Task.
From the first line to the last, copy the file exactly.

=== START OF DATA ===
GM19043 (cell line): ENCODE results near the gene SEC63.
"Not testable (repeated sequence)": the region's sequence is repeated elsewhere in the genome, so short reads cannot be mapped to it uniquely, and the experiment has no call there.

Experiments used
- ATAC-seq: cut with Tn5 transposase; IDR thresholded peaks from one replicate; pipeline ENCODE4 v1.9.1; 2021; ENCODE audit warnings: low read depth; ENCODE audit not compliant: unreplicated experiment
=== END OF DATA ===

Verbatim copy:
GM19043 (cell line): ENCODE results near the gene SEC63.
"Not testable (repeated sequence)": the region's sequence is repeated elsewhere in the genome, so short reads cannot be mapped to it uniquely, and the experiment has no call there.

Experiments used
- ATAC-seq: cut with Tn5 transposase; IDR thresholded peaks from one replicate; pipeline ENCODE4 v1.9.1; 2021; ENCODE audit warnings: low read depth; ENCODE audit not compliant: unreplicated experiment